34 episodes

The Cyclical Podcast brings together voices of faithful innovators to gain wisdom, best practices, and post-colonial frameworks to guide you on your journey of leading transformation through the Church.

Cyclical INC is a multi-tiered relationship network of humans who are partnering with the Holy Spirit in the work of starting new churches. Listen and subscribe today.

Cyclical Podcast Cyclical INC

    • Religion & Spirituality

The Cyclical Podcast brings together voices of faithful innovators to gain wisdom, best practices, and post-colonial frameworks to guide you on your journey of leading transformation through the Church.

Cyclical INC is a multi-tiered relationship network of humans who are partnering with the Holy Spirit in the work of starting new churches. Listen and subscribe today.

    Season 3 Mixdown

    Season 3 Mixdown

    In the final episode of Season 3, Nick Warnes, Karen Rohrer, and Brendan McClenahan reflect on the season, highlighting key themes and takeaways. 


    Are churches in the business of meaning-making?
    Do faithful innovators need to hustle like entrepreneurs?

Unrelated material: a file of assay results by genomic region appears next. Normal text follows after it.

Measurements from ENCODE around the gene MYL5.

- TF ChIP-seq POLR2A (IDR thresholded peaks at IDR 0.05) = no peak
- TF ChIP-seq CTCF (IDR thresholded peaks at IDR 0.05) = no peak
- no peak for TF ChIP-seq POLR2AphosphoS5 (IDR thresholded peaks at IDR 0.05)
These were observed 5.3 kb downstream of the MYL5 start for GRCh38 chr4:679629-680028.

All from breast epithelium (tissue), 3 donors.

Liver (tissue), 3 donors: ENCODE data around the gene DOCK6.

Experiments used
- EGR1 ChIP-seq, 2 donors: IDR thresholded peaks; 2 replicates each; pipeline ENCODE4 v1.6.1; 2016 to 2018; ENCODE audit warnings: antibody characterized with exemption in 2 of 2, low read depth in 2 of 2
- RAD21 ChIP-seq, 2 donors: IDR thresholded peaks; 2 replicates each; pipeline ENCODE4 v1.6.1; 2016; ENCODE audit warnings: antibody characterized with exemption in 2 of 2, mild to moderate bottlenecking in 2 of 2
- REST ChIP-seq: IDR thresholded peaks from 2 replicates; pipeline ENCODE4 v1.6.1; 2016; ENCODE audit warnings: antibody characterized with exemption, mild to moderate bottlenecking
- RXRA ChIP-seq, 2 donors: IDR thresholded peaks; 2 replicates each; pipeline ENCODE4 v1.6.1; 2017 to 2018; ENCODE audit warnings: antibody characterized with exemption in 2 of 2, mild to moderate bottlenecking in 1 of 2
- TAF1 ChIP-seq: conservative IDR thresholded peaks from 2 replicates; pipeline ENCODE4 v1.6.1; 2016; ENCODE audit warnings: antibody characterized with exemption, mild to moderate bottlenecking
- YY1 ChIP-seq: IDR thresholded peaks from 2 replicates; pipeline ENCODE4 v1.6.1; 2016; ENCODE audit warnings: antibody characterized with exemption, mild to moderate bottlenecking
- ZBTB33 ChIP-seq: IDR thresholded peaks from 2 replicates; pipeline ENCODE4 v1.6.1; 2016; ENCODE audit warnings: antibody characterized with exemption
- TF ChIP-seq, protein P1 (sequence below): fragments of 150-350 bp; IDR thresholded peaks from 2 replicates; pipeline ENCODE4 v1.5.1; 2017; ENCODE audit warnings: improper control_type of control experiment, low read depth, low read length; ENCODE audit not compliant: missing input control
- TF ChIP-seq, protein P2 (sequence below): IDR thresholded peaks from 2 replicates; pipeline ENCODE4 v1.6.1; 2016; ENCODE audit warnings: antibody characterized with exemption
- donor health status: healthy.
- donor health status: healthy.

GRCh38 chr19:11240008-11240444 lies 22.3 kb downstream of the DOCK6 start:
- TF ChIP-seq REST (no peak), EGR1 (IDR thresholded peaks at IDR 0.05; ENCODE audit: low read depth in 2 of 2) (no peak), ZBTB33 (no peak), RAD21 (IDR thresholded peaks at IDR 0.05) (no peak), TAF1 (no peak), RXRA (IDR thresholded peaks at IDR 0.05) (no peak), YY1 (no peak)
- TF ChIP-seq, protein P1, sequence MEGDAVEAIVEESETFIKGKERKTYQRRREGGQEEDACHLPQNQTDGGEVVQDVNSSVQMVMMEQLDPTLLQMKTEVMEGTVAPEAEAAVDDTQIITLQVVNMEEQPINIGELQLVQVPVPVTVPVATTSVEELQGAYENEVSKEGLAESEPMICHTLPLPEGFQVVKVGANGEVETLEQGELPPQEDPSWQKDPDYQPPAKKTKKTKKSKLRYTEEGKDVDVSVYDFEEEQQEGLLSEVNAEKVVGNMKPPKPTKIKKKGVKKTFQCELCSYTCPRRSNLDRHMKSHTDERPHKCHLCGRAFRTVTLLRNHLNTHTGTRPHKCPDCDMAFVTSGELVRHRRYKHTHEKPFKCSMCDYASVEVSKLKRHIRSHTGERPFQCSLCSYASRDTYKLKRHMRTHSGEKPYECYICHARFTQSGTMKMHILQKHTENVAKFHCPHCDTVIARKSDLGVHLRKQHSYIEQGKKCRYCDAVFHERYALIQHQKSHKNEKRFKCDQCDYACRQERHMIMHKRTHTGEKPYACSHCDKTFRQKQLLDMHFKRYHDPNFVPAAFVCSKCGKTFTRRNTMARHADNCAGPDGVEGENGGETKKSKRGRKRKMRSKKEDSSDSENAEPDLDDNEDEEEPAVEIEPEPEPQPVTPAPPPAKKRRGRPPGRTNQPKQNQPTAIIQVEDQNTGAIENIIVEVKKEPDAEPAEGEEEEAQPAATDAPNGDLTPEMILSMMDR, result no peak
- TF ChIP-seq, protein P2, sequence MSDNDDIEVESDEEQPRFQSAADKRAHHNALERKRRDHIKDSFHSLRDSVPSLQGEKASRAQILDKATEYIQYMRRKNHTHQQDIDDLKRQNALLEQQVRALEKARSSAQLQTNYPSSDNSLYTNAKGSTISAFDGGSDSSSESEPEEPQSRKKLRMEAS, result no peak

How do stories create empathy?
    How do we listen to our internal voices of resistance?
    How do innovators see and understand themselves as whole people?
    How do you take a complex situation and make it clear for others?


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    • 27 min
    #9: Liz Lin: How do you become someone who starts things?

    #9: Liz Lin: How do you become someone who starts things?

    In today's episode, Nick Warnes & Karen Rohrer have a dialogue with Liz Lin. Liz Lin (she/her) is the director and co-founder of Progressive Asian American Christians and a senior fellow at Newbigin House of Studies in San Francisco.  She's also a writer and educator on the topics of race and culture.  She has a PhD in clinical psychology, as well as master's degrees in theology and psychology, from Fuller Theological Seminary.  She lives in Ann Arbor, Michigan, with her spouse and children. 

    To find out more about Liz Lin you can visit her at mynameiselizabeth.com, @curiousliz on Twitter, and @lizlinsta on Instagram.


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    • 39 min
    #8: R. Eric Thomas: How can we use story to innovate?

    #8: R. Eric Thomas: How can we use story to innovate?